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09-01-2015

Use a TL431 shunt regulator to limit high ac input voltage

STMicroelectronics » TL431

Todor Arsenov

EDN

Most isolated, offline SMPSs (switched-mode power supplies), including flyback, forward, and resonant, must operate at input voltages of 90 to 260 V rms. Some cases even use line-to-line voltages of 400 V rms±10%, leading to increased component-voltage ratings and, thus, increased cost of the overall design. In such cases, it is preferable to use input-limiting circuits, allowing you to increase the input voltage to 440 V rms without damaging the power-supply components.

The circuit in Figure 1 limits, or clamps, input-ac voltages higher than 260 V rms to levels safe for the operation of the power MOSFET in an SMPS. The circuit employs MOSFET Q1 working as a 100-Hz switch and shunt-regulator IC1, a TL431CZ, setting the clamped high-voltage level by divider R2 and R4. The circuit uses the component values shown. The clamped output voltage is 360 V dc, the input voltage is 260 V rms, and the maximum input voltage is 440 V rms. The circuit was tested at power levels of 5 to 10 W.

Use a TL431 shunt regulator to limit high ac input voltage
Figure 1. This simple circuit clamps input-ac voltages higher than 260 V rms
to levels safe for the operation of the power MOSFET in
a switched-mode power supply.

At an input voltage of less than 260 V rms, Point C is less than 2.5 V, and IC1 is off, sinking the minimum off-state cathode current. Zener diode D2 breaks down to 15 V, ensuring a stable on-state for Q1. This operation is the normal condition of Q1 at input voltages lower than 260 V rms. Accordingly, at these voltage levels, the circuit works as a standard full-bridge rectifier under capacitive load C3.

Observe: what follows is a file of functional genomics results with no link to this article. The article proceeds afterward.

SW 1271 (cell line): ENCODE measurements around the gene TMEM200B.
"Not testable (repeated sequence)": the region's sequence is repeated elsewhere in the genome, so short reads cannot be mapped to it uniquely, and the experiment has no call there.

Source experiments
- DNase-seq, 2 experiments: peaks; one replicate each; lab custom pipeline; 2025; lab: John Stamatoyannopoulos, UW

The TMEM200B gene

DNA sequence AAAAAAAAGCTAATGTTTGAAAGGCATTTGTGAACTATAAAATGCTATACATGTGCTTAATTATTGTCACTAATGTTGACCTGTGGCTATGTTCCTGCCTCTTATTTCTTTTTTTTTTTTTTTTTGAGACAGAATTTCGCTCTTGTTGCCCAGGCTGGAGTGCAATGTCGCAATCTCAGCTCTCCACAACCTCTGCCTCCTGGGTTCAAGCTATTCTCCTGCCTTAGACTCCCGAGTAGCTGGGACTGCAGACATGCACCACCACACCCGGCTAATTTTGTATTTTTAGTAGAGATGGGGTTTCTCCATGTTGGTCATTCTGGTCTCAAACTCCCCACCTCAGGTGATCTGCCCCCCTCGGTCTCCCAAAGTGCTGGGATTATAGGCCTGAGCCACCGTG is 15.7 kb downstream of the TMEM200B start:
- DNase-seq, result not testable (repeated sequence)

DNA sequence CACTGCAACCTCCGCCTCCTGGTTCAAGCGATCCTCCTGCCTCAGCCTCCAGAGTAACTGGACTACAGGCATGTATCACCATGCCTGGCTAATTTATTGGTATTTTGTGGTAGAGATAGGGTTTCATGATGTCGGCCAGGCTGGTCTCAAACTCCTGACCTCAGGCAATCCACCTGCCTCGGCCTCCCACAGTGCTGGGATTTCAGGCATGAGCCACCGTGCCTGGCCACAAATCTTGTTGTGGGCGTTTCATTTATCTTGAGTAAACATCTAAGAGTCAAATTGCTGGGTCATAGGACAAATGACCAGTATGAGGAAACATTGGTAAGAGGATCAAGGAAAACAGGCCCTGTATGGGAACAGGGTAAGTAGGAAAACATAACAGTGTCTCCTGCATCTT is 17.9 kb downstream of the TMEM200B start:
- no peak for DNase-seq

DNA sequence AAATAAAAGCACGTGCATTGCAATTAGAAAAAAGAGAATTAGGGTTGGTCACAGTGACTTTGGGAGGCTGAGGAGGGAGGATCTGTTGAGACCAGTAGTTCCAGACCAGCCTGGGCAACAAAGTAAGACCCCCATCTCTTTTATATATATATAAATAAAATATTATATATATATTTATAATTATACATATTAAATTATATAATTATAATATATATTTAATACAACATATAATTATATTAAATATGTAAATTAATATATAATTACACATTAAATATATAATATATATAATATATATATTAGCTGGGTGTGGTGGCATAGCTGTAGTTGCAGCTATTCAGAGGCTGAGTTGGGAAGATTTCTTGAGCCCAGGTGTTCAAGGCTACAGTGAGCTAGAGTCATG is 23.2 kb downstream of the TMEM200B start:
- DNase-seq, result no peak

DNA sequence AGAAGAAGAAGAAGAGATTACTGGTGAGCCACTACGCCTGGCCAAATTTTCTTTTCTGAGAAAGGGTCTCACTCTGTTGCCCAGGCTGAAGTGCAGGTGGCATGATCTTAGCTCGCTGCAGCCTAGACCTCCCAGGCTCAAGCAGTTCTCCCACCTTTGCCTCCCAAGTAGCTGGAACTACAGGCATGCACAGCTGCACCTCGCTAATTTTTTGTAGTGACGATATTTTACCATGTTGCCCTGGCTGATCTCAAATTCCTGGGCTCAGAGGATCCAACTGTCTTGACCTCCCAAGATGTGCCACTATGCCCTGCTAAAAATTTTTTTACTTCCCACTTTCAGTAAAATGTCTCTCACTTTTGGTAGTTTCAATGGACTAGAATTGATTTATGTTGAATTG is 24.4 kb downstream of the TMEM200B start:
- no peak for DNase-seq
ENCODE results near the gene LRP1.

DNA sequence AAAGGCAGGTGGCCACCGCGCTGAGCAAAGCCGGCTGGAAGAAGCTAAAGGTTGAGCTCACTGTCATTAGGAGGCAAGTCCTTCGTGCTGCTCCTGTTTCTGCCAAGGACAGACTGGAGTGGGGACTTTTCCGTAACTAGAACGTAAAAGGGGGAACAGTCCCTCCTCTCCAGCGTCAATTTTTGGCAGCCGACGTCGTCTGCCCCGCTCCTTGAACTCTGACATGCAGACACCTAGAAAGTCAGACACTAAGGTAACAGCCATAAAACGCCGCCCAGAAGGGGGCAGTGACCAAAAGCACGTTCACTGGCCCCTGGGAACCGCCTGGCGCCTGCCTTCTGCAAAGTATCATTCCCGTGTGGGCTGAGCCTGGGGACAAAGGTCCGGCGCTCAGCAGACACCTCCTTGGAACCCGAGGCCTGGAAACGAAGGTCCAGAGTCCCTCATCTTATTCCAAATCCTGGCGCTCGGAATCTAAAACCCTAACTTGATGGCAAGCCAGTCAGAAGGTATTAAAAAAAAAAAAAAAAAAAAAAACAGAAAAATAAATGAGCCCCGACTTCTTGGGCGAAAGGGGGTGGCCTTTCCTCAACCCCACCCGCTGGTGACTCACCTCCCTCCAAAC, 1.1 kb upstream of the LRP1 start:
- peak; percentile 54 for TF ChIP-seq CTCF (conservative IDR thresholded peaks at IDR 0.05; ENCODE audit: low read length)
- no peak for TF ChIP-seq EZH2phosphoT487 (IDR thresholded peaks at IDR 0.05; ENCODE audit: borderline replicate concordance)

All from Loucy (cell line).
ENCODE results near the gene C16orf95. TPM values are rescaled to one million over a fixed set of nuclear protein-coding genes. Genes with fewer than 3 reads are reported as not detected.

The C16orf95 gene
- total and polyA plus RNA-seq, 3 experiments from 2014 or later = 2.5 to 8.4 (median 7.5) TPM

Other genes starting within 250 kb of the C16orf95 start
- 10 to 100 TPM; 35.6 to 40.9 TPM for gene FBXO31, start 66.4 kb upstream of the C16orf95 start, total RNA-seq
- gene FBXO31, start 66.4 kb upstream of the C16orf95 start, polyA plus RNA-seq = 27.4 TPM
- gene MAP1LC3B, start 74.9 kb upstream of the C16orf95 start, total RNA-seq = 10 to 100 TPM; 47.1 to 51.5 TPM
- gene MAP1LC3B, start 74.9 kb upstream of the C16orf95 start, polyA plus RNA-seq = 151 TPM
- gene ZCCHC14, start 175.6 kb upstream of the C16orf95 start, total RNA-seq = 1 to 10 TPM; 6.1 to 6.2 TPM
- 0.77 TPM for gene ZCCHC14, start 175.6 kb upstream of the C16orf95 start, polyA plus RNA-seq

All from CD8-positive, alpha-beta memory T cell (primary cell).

At an input voltage of 260 V rms or greater, Point C becomes higher than 2.5 V, and IC1 turns on, diverting and sinking the current from D2. The gate-to-source voltage of Q1 drops to approximately 2 V, and Q1 switches off. Now, no current flows to charge bulk capacitor C3 even if the D1 bridge-rectifier diodes are forward-biased. The rectified input-ac voltage is higher than the voltage across C3, but Q1 is off, the loop is interrupted, and no current flows. Accordingly, the output-dc voltage across C3 gets limited because no charging current is available.

When the rectified ac-input voltage starts decreasing, it eventually hits the 2.5 V threshold level of Point C, and Q1 again switches on. But current does not flow because the rectifier bridge’s diodes are now reverse-biased; the rectified input-ac voltage is less than the voltage across C3. The voltage across C3 decreases at a rate that the output-power level determines. Eventually, the voltage across C3 and the rectified input-ac voltage intersect at a level when the rectifier bridge’s diodes get forward-biased. Q1 is still on; therefore, charging current starts flowing. A short interval follows, during which both Q1 and D1 conduct. The short charging pulses replenish the energy loss, increasing the voltage to the limited level. When the input voltage gets higher than 260 V rms, Q1 again switches off, and the whole process repeats.

Q1 has small power dissipation. During every switching period, the MOSFET is on for only 450 µsec, resulting in high efficiency for this high-voltage-limiting circuit. You can use it as a MOSFET switch with the STMicroelectronics SuperMesh MOSFET STP4NK50Z, which comes in a TO-220 package, but you can also use a Dpak to save space because the MOSFET is not a dissipative-voltage limiter. The current through Q1 gets interrupted when the 50/60-Hz rectifying diodes are forward-biased. This current interruption causes ringing on the drain-to-source voltage. The clamping circuit passed the conducted EMI (electromagnetic-interference) tests, according to EN 55022 Class B, using peak and average detection. The 1-mH, 0.2 A chokes, L1 and L2, suppress EMI. The 220-nF, 440 V-ac capacitor, C1, is a simple snubber element across the rectifying diodes of the D1 bridge.

References

  1. st.com

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